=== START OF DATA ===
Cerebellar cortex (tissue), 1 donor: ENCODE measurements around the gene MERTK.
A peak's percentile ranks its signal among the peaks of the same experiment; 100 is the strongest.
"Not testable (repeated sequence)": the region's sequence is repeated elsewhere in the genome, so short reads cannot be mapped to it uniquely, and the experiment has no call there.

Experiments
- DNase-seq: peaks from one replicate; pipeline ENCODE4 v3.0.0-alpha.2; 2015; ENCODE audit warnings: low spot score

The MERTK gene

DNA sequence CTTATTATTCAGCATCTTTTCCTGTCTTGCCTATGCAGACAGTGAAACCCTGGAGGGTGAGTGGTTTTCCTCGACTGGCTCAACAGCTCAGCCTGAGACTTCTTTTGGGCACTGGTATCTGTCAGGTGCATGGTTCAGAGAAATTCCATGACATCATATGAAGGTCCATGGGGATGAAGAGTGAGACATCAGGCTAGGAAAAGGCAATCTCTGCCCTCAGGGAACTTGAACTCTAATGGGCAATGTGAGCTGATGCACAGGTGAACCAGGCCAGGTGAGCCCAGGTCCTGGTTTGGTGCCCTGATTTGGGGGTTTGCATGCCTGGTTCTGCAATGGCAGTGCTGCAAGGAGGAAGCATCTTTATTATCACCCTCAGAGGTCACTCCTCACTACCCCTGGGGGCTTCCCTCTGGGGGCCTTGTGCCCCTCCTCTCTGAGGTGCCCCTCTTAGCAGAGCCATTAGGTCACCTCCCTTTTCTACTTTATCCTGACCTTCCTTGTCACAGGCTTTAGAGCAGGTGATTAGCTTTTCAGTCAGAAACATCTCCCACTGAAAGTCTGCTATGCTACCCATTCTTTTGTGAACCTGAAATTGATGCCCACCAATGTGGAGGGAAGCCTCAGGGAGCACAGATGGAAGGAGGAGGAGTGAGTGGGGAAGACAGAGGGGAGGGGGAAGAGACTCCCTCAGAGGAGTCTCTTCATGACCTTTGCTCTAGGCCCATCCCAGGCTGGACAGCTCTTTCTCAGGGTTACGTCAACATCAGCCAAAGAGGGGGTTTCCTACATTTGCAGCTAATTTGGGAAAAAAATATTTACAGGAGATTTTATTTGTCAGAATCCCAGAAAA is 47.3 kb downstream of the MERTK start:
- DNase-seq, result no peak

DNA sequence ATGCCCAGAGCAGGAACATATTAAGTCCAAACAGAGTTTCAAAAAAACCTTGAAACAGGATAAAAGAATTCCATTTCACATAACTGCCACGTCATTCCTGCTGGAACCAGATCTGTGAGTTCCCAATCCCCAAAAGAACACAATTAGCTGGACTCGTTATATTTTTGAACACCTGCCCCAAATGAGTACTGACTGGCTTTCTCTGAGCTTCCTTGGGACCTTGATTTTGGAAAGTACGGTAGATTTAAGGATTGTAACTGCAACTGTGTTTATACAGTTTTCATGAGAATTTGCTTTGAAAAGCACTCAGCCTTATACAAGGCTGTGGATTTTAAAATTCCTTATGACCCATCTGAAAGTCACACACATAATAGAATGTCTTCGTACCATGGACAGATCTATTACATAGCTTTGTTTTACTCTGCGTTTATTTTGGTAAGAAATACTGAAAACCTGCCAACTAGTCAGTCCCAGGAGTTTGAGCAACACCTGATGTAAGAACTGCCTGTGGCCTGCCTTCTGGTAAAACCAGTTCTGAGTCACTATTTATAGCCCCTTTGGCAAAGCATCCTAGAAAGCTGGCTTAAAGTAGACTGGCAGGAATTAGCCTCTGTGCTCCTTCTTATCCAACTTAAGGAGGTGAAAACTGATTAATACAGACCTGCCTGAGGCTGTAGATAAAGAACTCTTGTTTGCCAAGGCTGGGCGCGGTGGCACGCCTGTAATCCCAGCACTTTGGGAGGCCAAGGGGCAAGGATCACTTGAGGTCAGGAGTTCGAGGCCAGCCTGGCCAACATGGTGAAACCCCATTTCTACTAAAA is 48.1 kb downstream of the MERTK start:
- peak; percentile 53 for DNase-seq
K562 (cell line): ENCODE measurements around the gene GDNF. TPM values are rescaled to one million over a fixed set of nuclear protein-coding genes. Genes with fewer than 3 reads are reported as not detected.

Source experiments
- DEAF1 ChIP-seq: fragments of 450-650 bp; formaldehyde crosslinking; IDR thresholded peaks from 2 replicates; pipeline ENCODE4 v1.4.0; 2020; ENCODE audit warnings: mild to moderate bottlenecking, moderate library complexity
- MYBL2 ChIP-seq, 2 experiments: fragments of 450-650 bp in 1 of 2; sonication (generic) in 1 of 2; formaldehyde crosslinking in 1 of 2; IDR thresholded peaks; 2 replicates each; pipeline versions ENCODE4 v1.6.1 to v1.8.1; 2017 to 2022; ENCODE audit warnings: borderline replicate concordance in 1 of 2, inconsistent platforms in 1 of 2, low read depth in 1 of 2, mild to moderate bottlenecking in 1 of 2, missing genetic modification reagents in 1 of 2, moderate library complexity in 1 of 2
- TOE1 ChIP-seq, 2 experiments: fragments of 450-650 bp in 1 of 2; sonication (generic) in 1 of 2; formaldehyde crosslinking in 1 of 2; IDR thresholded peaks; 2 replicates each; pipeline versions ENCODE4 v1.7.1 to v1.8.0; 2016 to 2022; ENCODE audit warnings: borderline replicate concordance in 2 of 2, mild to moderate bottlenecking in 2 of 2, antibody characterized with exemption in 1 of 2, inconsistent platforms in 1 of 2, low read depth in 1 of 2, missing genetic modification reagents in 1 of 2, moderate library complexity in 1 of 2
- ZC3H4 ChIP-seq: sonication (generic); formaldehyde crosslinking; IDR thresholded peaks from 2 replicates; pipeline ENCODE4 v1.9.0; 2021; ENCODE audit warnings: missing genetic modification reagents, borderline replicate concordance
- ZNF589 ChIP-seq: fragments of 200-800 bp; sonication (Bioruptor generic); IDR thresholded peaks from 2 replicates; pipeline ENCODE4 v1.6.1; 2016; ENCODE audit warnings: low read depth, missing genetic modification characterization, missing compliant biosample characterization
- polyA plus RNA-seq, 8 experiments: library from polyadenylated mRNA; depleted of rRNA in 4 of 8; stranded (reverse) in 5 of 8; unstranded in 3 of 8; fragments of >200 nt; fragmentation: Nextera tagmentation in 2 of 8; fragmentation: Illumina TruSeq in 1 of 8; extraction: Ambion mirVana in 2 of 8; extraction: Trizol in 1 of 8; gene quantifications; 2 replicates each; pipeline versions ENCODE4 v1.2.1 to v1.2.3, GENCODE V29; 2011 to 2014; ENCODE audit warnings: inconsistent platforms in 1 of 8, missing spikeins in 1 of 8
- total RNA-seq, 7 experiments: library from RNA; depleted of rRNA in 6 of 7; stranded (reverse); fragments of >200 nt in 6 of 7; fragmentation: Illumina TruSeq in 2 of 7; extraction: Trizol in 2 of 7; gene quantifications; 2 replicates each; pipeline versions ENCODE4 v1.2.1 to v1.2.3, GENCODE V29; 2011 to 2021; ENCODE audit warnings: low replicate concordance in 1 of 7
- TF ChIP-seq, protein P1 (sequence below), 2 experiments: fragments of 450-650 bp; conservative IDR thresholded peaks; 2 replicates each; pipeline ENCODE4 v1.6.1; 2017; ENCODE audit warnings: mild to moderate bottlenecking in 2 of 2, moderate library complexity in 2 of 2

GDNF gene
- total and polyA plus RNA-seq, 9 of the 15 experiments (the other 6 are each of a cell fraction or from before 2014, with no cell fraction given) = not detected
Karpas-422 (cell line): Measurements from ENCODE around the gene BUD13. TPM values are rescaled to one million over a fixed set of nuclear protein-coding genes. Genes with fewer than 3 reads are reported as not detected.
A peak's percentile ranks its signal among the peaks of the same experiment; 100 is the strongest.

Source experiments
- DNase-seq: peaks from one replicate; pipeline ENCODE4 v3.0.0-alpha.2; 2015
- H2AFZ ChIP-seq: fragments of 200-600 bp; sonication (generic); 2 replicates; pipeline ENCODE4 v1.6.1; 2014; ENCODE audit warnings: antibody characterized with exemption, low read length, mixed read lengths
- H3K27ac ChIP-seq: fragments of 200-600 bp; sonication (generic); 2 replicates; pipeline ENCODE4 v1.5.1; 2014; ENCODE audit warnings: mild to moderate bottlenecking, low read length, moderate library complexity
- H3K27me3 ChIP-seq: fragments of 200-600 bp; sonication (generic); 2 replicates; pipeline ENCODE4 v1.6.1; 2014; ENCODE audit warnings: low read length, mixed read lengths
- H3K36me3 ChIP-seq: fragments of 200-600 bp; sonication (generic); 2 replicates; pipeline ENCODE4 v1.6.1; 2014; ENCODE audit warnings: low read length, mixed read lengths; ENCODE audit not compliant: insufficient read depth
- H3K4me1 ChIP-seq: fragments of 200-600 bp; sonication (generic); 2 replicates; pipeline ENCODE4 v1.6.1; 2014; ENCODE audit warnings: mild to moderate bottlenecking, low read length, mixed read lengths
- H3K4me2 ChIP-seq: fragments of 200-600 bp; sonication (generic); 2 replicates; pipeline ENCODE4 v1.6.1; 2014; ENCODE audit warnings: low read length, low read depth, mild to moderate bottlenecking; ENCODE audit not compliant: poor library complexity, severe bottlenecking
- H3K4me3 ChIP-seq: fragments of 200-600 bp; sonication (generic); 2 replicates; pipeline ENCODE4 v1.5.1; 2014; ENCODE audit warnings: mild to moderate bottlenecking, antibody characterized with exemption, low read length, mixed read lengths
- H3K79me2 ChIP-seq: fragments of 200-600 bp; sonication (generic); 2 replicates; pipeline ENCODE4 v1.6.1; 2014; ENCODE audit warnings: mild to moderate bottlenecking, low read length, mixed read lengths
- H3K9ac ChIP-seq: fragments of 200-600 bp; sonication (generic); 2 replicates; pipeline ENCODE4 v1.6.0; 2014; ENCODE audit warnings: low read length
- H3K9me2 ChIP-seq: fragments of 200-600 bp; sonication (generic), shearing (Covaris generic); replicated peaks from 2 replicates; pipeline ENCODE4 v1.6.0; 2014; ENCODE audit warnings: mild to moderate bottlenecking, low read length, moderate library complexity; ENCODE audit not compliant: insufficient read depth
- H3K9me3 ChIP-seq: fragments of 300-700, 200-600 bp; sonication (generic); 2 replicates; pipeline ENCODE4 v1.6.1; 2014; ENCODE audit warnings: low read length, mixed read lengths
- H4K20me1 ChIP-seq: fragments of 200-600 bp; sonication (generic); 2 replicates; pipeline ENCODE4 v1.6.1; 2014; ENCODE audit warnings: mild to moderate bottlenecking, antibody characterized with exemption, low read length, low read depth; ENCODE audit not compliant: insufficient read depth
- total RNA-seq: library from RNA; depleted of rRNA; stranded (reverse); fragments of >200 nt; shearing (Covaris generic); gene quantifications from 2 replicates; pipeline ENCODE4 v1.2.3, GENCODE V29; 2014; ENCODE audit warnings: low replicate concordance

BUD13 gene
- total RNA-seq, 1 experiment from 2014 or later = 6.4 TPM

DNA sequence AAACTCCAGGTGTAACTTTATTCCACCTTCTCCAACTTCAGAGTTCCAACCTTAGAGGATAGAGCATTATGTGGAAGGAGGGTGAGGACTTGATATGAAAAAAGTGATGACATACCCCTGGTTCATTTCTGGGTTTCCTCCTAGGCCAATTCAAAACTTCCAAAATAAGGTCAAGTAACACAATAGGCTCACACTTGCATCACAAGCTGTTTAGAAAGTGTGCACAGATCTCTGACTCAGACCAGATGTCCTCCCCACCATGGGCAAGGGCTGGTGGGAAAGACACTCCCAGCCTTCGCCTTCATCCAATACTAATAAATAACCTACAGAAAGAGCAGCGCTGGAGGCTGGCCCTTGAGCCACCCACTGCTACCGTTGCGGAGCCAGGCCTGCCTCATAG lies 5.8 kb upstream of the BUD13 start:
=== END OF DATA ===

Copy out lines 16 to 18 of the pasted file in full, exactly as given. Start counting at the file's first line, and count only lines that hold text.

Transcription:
- ZC3H4 ChIP-seq: sonication (generic); formaldehyde crosslinking; IDR thresholded peaks from 2 replicates; pipeline ENCODE4 v1.9.0; 2021; ENCODE audit warnings: missing genetic modification reagents, borderline replicate concordance
- ZNF589 ChIP-seq: fragments of 200-800 bp; sonication (Bioruptor generic); IDR thresholded peaks from 2 replicates; pipeline ENCODE4 v1.6.1; 2016; ENCODE audit warnings: low read depth, missing genetic modification characterization, missing compliant biosample characterization
- polyA plus RNA-seq, 8 experiments: library from polyadenylated mRNA; depleted of rRNA in 4 of 8; stranded (reverse) in 5 of 8; unstranded in 3 of 8; fragments of >200 nt; fragmentation: Nextera tagmentation in 2 of 8; fragmentation: Illumina TruSeq in 1 of 8; extraction: Ambion mirVana in 2 of 8; extraction: Trizol in 1 of 8; gene quantifications; 2 replicates each; pipeline versions ENCODE4 v1.2.1 to v1.2.3, GENCODE V29; 2011 to 2014; ENCODE audit warnings: inconsistent platforms in 1 of 8, missing spikeins in 1 of 8